Will you have similar partnerships in SA as WeWork Labs has with Alibaba Cloud in China? Please elaborate on potential partnerships here.
We’re thinking about all sorts of ways to service our community globally, and part of this is looking at potential partnerships that will provide our members with useful offerings. Right now, we’re connecting with local start ups and potential partners in the area, but I have no news to share on this at present.
What are your plans to expand to other tech hubs in South Africa, like Stellenbosch?
Right now, we’re focusing on launching our first WeWork Labs programme and building our community in South Africa. We’re excited to expand our footprint across the country, having recently announced a new WeWork location in Cape Town, bringing our total number of locations in South Africa to three.
Data gives coaches new eyes in sports
Collecting and analysing data is entering a new era as it transforms both coaching and strategy across sports ranging from rugby to Formula 1, writes ARTHUR GOLDSTUCK
Coaches and managers have always been among the stars of any sports. They become household names as much as the sports heroes that populate their teams. Now, thanks to the power of data collection and analysis, they are about to raise their game to unprecedented levels.
The evolution of data for fine-tuning sports performance has already been experienced in Formula 1 racing, baseball and American football. All are known for the massive amount of statistic they produce. Typically, however, these were jealously guarded by coaches trying to get an edge over their rivals. Thanks to the science of “big data”, that has changed dramatically.
“American baseball has the most sophisticated data science analytics of any sports in the world because baseball has this long history of stats,” said Ariel Kelman, vice president of worldwide marketing at Amazon Web Services (AWS), the cloud computing giant that is working closely with sports teams and leagues around the world. “It’s an incredibly opaque world. I’ve tried for many years to try and get the teams to talk about it, but it’s their secret sauce and some of these teams have eight, nine or ten data scientist.”
In an interview during the AWS Re:Invent conference in Las Vegas last week, Kelman said that this statistical advantage was not lost on other sports, where forward-thinking coaches fully understood the benefits. In particular, American football, through the National Football League there, was coming on board in a big way.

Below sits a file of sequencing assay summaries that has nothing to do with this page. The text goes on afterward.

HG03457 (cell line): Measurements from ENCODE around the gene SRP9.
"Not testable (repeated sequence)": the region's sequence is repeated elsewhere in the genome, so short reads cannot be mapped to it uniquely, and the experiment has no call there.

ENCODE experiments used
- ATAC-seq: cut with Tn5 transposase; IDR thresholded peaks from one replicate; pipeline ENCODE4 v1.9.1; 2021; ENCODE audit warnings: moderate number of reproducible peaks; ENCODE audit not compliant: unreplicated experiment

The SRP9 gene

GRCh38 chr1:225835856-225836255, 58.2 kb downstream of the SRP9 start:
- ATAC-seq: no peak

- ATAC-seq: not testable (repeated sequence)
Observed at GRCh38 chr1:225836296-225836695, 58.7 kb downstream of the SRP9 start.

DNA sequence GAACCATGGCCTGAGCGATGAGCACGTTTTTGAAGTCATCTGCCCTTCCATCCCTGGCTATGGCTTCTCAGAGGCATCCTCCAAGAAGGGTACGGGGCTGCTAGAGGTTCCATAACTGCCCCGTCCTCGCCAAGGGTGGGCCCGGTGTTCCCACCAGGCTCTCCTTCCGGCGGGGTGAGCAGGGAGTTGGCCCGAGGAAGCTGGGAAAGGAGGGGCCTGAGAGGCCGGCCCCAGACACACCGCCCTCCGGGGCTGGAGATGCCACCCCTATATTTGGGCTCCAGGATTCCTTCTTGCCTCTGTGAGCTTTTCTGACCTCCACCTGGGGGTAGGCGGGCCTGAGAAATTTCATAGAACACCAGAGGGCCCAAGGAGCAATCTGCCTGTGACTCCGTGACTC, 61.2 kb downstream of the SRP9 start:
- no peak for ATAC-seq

“The reason they were behind is they didn’t have the player tracking data until recently in in the NFL. They only had the player tracking data three years ago. Now the teams are really investing in it. We did an announcement with the Seattle Seahawks earlier this week; they chose us as their machine learning, data science and cloud provider to do this kind of analysis to help figure out their game strategy.
“They are building models predicting the other teams and looking at players and also evaluating all their practices. They are setting up computer vision systems so that they can track the performance of the players during their practices and have that inform some of the game strategies. The teams then even talk about using it for player evaluation, for example trying to figure out how much should we pay this player.”
Illustrating the trend, during Re:Invent, Kelman hosted a panel discussion featuring Rob Smedley, a technicalconsultant to Formula 1, Cris Collinsworth, a former professional footballer in the NFL and now a renowned broadcaster, and Jason Healy, performance analytics managerat New Zealand Rugby.
Healey in particular represents the extent to which data analysis has crosses sporting codes. He has spent four yearswith All Blacks, after 10 years with the New Zealand Olympic Committee, helping athletes prepare for the OlympicGames.
“The game of rugby is chaos,” he told the audience. “There’s a lot of a lot of things going on. There’s a lot of trauma and violence and it can be difficult to work out the load management of each player. So data collection is a big piece of the technical understanding of the game.
“A problem for us in rugby is the ability to recall what happened. We have to identify what’s situational and what’s systemic. The situational thing that happens, which is very unlikely to be replicated, gets a lot of attention in rugby. That’s the sensational big moment in the game that gets talked about. But it’s the systemic plays and the systemic actions of players that lies underneath the performance. That’s where the big data starts to really provide some powerful answers.
“Coaches have to move away from those sensational andsituational moments. We’re trying to get them to learn what is happening at that systemic level, what is actually happening in the game. How do we adjust? How do we make our decisions? What technical and defensive strategies need to change according to the data?”
Healey said AWS was providing platforms for tracking players and analysing patterns, but the challenge was to bring people on this technology journey.